The chart is an illustrative example not a realistic scenario. In real experience an account would never grow steadily by the same 6% factor for twenty years in a row.

  1. A Long Way To Go and a Short Time to Get There!

Some people get a little depressed when they contemplate the realities of retirement planning. In the words of Jerry Reed, “We’ve got a long way to go, and a short time to get there!”

However, keep in mind that the growth years for your investments do not come to a screeching halt on the day that you walk off the job. A lot of retirement scare tactics start with the phrase, “By age 65, . . . “ It’s almost as if the 65th birthday is some kind of brick wall that everyone is heading toward.

Really, not much happens on your 65th birthday unless you’re planning a party. It’s not even full retirement age for Social Security anymore. Let’s take another look at the retirement compounding chart presented above, the one that ended at the word TOTAL after twenty years had gone by. Is that really the grand total? Not at all. Here is “The Rest of the Story:” the chart below shows the same 6% compounding continuing for another twenty years, but without any additional $6,000 employee contributions. In other words, you’re not working anymore, but you’re letting the 403b account continue to work for you:


Year            New Balance                                    6% Investment Growth

Year 21            $233,956                                                $14,037

Year 22            247,993                                                14,879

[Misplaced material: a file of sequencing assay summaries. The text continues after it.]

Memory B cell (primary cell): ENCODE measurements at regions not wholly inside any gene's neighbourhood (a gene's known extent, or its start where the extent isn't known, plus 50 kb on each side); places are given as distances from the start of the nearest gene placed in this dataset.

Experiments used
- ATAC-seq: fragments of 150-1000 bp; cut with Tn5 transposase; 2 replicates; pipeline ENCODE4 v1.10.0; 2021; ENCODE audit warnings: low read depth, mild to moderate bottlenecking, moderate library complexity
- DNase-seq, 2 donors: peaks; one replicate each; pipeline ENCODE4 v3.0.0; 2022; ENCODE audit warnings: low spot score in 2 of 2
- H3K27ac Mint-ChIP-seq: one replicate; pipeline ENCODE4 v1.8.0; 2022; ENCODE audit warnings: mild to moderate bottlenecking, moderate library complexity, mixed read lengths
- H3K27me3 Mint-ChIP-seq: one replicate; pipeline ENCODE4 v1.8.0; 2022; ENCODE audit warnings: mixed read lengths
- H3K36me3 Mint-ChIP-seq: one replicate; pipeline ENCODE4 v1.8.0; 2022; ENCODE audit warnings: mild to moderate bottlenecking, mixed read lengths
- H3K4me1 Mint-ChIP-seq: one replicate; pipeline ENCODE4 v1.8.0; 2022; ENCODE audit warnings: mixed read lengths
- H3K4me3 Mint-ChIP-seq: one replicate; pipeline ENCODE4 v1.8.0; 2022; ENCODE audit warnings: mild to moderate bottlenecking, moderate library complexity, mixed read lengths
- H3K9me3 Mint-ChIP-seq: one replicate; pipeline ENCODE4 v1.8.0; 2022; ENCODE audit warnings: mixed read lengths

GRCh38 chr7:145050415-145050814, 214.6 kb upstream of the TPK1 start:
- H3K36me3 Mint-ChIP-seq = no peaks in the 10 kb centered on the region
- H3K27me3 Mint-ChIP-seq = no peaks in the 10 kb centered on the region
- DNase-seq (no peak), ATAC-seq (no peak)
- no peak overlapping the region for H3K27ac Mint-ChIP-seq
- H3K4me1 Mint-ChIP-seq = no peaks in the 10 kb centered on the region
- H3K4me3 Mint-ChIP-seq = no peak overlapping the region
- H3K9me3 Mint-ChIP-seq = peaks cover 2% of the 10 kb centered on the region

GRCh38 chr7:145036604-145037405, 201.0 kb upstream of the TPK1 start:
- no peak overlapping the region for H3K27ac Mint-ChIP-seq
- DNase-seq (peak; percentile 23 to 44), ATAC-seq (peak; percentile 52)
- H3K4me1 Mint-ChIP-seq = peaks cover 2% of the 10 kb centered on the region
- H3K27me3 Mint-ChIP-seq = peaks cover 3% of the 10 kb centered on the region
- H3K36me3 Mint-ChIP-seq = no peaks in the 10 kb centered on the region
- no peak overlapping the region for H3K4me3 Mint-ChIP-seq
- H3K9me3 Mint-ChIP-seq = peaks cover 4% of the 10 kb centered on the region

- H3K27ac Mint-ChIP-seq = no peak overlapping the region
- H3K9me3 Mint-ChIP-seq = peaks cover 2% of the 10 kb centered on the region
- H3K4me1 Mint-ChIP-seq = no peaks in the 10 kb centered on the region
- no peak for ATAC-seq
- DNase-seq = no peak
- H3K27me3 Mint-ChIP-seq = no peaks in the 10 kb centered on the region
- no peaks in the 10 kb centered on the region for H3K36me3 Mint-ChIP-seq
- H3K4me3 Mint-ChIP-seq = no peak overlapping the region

Year 23            262,873                                                15,772

Year 24            278,645                                                16,718

Year 25            295,364                                                17,722

Year 26            313,086                                                18,785

Year 27            331,871                                                19,912

Year 28            351,783                                                21,107

Year 29            372,890                                                22,373

Year 30            395,264                                                23,716

Year 31            418,880                                                25,139

Year 32            444,118                                                26,647

Year 33            470,765                                                28,246

Year 34            499,010                                                29,940

Year 35            528,951                                                31,737

Year 36            560,689                                                33,641

Year 37            594,330                                                35,660

Year 38            629,990                                                37,799

Year 39            667,789                                                40,067

YEAR 40          707,856